U.S. chicken industry facing permanent challenges, including higher feed and input costs, rapid globalization, excess supply, that require changes in how industry operates, Rabobank report says
December 12, 2011
– A new report from Rabobank's global Food & Agribusiness Research and Advisory (FAR) department examines the challenges faced by the U.S. chicken industry and the implications for necessary change in the industry going forward.
Titled "This is not your grandfather's chicken industry – Thoughts from a banker's perspective," the report is a wake-up call to the U.S. chicken industry by Rabobank's senior poultry sector experts.
"The U.S. chicken industry is encountering permanent rather than cyclical changes which will require significant changes in how the industry operates in the future." Those challenges include:
Structurally higher and more volatile feed input costs
Maturation of the U.S. domestic market
Rapid globalization of the industry, requiring U.S. companies to develop new export products for new export markets
Increasing government regulation which makes it difficult to achieve competitive cost management and efficiency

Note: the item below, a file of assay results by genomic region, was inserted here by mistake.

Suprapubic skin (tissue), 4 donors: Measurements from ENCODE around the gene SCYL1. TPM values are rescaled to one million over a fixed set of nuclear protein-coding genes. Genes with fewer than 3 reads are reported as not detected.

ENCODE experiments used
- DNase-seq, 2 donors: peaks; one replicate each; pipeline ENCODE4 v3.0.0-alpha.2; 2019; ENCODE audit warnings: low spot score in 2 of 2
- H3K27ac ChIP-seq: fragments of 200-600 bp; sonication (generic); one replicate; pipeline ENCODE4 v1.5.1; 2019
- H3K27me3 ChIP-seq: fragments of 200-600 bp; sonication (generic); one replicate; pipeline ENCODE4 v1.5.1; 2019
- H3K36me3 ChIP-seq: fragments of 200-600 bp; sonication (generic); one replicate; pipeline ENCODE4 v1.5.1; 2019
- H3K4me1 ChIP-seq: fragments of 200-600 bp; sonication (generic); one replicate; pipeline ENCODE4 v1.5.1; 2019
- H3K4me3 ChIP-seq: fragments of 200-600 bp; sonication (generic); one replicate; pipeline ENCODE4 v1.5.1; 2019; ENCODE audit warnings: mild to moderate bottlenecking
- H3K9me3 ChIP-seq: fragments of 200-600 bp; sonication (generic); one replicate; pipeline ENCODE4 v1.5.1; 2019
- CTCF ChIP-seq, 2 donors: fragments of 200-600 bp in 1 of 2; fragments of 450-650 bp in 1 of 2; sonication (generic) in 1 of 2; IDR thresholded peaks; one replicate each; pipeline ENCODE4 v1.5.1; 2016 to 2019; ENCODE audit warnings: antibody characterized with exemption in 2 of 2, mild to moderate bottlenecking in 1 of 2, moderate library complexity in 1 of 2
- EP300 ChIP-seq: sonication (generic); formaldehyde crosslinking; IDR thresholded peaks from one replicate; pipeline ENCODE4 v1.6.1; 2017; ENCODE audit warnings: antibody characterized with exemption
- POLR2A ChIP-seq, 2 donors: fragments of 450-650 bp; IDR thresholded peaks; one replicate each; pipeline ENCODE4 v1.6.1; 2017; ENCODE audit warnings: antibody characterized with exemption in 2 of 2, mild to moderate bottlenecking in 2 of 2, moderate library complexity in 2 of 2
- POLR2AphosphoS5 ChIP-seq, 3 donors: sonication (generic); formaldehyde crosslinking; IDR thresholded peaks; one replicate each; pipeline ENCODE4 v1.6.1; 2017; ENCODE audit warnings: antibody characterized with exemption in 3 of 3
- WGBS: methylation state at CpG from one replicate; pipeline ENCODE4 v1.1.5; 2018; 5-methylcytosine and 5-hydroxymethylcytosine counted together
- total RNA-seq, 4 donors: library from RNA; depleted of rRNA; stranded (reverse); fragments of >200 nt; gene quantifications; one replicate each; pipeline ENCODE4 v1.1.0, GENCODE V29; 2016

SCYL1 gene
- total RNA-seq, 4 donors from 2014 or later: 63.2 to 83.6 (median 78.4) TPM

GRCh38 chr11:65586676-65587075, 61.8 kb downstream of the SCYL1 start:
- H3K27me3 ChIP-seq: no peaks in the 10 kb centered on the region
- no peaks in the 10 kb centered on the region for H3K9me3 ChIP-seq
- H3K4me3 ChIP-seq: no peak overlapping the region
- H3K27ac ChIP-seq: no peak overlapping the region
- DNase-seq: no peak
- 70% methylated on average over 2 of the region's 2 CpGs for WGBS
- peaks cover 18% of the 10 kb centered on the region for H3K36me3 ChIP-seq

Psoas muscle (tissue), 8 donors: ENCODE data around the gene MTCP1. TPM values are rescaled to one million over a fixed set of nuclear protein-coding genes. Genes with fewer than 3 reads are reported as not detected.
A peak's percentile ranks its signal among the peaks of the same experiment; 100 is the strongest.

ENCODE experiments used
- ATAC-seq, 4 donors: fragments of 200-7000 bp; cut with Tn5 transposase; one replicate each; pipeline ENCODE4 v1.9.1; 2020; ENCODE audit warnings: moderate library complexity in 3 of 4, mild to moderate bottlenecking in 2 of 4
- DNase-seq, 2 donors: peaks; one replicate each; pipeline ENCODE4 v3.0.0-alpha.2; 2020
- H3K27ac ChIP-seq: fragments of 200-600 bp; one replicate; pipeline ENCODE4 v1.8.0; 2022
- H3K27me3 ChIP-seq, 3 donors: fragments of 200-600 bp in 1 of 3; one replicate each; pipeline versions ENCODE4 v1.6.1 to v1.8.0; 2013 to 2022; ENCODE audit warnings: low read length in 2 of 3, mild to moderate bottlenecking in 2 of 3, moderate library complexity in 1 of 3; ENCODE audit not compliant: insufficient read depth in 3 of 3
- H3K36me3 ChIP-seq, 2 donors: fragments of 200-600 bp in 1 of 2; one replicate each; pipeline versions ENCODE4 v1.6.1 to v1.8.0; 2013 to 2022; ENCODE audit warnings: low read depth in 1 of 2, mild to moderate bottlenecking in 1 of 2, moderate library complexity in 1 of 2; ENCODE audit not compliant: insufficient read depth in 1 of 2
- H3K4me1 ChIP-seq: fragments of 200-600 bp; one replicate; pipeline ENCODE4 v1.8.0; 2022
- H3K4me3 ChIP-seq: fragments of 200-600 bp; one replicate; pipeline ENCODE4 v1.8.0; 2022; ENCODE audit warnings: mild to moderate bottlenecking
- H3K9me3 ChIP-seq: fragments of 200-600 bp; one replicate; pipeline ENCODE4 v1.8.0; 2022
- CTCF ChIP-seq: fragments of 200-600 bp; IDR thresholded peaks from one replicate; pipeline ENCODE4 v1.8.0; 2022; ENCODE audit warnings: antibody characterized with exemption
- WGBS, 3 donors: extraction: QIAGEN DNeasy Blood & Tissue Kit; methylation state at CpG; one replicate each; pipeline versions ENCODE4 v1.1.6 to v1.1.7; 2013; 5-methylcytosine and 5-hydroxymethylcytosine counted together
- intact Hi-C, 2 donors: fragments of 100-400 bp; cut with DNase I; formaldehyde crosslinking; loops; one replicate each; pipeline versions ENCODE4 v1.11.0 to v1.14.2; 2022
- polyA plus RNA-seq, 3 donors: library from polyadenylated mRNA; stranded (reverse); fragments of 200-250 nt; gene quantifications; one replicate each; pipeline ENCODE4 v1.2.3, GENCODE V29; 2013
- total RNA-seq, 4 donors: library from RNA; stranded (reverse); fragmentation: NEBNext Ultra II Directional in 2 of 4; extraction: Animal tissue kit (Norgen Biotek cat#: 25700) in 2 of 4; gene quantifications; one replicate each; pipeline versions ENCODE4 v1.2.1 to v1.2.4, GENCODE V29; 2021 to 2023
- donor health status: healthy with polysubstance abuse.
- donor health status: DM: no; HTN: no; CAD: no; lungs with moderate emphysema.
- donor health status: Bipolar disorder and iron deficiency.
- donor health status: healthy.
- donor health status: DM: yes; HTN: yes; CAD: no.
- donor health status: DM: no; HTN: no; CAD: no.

Excess supply in the industry, which has been made difficult to remedy given recent court rulings which inhibit companies' ability to eliminate capacity or even reduce production
"Rabobank believes the industry will adjust eventually, but those who will survive and thrive in the future will be those who recognize that the operating environment has changed forever, and alter the way they run their business."
Rabobank is a global financial services leader providing wholesale and retail banking for the food and agricultural industry, asset and investment management, leasing, real estate services, and renewable energy project financing. Founded over a century ago, Rabobank today is one of the largest and safest banks in the world, with more than $850 billion in assets and operations in over 40 countries. In North America, Rabobank is a premier financial services provider to the corporate food and agribusiness industry.